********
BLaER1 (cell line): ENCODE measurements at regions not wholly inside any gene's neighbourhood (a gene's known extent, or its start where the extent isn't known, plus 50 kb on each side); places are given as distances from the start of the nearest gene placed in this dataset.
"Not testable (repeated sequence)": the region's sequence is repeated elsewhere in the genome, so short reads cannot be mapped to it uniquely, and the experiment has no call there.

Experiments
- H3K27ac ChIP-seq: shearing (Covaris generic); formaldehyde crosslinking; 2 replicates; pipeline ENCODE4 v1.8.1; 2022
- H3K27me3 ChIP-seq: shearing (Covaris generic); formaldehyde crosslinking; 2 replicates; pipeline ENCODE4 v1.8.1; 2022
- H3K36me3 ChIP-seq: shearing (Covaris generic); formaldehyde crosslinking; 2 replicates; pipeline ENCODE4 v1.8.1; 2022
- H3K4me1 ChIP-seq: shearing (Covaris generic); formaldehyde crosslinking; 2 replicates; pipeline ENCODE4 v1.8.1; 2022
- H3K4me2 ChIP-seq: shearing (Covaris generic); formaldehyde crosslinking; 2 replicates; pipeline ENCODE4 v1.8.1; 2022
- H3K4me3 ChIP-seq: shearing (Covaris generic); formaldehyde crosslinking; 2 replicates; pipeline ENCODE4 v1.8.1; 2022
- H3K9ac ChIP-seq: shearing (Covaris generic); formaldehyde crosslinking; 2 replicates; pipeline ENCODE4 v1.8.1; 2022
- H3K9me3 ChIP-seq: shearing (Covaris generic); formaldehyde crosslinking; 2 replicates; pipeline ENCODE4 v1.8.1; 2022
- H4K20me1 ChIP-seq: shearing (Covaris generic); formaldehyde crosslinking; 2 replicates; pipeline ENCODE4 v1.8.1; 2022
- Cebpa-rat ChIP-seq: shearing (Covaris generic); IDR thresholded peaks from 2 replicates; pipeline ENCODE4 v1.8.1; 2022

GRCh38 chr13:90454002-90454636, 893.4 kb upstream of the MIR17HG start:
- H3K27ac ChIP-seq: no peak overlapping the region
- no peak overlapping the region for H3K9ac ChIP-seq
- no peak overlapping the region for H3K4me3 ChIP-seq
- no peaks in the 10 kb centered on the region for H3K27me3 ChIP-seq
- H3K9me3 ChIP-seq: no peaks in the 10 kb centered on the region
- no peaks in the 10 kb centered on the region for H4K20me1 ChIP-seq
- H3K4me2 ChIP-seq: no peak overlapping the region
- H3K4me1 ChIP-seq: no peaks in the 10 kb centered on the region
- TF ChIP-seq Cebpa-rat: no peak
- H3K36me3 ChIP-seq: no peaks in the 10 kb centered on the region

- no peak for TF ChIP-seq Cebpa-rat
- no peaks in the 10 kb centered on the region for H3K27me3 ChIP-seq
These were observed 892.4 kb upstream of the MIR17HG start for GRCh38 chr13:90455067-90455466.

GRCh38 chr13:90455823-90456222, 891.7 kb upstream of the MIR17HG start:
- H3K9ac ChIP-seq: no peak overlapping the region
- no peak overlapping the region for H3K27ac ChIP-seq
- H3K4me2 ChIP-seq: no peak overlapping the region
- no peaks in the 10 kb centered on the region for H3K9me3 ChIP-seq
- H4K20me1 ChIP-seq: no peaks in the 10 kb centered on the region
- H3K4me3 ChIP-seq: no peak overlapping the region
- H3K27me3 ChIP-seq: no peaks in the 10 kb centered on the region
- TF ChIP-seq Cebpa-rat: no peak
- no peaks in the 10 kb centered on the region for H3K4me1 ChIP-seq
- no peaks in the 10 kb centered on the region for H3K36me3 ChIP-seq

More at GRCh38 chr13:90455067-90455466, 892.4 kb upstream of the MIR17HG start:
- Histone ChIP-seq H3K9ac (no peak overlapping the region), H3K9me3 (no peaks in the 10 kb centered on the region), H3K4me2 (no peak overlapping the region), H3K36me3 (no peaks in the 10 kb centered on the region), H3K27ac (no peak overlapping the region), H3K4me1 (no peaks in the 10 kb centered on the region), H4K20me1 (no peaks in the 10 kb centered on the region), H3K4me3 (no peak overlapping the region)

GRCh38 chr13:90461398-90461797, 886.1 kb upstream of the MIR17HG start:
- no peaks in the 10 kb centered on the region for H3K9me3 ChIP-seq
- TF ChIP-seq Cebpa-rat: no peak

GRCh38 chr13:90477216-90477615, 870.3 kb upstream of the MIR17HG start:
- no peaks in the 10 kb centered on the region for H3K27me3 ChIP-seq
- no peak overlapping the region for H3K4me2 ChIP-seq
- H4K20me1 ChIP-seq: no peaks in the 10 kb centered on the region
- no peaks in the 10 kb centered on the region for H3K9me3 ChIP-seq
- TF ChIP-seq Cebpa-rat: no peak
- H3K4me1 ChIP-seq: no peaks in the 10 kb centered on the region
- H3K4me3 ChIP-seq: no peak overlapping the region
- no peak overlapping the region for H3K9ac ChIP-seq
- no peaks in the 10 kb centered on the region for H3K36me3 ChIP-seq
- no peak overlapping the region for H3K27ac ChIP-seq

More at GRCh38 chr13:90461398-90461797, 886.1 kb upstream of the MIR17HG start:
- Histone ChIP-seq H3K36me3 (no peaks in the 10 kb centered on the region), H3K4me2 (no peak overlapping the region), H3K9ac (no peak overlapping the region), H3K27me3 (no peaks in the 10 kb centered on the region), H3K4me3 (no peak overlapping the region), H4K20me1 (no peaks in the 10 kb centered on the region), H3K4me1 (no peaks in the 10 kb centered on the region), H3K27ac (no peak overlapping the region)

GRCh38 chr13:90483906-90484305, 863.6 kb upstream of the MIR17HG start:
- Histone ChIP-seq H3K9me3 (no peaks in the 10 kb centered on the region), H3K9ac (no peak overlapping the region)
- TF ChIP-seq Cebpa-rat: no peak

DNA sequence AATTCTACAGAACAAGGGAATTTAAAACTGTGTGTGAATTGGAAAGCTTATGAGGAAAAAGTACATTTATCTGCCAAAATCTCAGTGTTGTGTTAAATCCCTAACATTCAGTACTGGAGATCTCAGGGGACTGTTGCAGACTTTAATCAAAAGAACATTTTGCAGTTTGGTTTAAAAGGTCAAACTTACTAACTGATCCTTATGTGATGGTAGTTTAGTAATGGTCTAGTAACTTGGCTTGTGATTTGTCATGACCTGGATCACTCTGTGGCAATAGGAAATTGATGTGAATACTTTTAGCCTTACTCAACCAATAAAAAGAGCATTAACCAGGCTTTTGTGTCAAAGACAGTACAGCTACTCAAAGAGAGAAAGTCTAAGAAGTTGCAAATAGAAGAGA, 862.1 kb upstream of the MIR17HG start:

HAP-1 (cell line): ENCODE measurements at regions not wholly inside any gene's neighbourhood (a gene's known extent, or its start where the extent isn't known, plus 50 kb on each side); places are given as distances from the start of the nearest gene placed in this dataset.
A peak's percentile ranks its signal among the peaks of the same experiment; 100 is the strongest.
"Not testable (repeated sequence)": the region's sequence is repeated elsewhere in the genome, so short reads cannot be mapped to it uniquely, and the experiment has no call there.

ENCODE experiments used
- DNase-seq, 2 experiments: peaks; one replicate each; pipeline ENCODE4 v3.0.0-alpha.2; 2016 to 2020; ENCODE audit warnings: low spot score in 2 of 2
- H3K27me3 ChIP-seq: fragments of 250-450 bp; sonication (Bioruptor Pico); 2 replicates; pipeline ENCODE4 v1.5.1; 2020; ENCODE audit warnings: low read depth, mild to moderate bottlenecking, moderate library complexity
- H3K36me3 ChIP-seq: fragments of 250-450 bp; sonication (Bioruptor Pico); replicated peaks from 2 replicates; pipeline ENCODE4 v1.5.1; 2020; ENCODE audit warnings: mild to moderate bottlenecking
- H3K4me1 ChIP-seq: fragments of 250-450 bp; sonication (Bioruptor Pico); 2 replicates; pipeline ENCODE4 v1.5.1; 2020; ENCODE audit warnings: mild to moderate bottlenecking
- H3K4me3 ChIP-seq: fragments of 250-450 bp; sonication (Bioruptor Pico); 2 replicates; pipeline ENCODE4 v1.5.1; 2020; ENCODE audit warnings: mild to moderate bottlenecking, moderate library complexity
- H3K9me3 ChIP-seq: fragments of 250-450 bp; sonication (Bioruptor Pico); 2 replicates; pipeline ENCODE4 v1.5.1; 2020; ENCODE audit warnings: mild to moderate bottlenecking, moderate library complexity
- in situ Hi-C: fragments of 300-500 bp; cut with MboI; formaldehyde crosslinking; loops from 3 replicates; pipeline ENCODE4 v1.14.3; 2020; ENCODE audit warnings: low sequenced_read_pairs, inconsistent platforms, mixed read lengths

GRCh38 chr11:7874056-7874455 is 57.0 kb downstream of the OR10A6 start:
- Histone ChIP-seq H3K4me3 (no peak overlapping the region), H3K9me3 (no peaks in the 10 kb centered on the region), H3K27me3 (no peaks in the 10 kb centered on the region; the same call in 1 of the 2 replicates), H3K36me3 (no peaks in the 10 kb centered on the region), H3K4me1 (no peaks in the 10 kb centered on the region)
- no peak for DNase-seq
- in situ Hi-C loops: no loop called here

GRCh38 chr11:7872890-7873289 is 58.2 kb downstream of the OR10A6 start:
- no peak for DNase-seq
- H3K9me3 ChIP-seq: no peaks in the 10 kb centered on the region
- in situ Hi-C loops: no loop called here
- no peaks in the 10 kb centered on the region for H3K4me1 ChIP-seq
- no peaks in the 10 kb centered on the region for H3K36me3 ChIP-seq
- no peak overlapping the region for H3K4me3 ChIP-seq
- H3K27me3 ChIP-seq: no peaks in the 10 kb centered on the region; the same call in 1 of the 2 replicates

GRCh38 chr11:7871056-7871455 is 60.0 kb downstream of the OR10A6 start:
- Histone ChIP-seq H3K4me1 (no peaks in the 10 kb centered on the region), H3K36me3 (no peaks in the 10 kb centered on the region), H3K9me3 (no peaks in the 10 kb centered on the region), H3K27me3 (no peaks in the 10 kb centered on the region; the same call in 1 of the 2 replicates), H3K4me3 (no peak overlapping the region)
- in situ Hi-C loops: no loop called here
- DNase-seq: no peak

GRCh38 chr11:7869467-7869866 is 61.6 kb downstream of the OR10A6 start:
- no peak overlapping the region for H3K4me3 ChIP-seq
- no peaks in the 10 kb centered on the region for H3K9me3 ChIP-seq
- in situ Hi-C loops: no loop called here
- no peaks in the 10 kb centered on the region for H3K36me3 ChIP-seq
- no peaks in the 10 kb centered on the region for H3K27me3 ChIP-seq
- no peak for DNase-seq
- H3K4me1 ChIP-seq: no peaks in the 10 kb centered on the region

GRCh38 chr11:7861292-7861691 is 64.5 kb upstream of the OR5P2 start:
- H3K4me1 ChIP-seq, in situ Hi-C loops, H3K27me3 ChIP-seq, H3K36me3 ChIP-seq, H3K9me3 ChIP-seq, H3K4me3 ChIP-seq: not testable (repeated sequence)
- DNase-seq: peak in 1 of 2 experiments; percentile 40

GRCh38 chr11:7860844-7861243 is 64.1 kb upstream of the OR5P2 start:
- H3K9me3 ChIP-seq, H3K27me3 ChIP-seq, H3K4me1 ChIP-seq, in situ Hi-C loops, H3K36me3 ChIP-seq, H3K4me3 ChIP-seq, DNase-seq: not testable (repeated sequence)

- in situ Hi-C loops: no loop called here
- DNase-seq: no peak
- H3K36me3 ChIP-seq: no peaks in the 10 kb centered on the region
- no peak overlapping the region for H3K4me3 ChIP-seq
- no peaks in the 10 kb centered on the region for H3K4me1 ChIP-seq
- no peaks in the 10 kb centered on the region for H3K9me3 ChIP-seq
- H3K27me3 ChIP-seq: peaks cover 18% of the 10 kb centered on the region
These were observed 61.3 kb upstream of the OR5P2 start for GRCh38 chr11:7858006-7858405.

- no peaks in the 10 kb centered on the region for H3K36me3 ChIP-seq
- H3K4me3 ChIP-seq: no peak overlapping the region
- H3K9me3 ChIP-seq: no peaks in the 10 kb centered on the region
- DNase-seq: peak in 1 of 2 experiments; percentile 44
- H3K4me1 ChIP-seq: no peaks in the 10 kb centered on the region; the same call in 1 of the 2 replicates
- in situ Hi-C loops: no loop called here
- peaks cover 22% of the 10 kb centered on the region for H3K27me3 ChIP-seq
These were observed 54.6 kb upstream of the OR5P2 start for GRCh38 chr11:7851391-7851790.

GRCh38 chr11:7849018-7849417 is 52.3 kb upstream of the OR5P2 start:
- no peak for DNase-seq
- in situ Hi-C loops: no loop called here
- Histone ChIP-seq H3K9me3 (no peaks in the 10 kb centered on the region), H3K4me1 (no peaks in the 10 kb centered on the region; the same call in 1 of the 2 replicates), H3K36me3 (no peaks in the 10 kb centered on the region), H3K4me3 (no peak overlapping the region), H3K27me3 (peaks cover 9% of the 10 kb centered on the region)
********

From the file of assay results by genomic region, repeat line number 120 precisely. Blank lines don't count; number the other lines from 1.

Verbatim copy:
- Histone ChIP-seq H3K9me3 (no peaks in the 10 kb centered on the region), H3K4me1 (no peaks in the 10 kb centered on the region; the same call in 1 of the 2 replicates), H3K36me3 (no peaks in the 10 kb centered on the region), H3K4me3 (no peak overlapping the region), H3K27me3 (peaks cover 9% of the 10 kb centered on the region)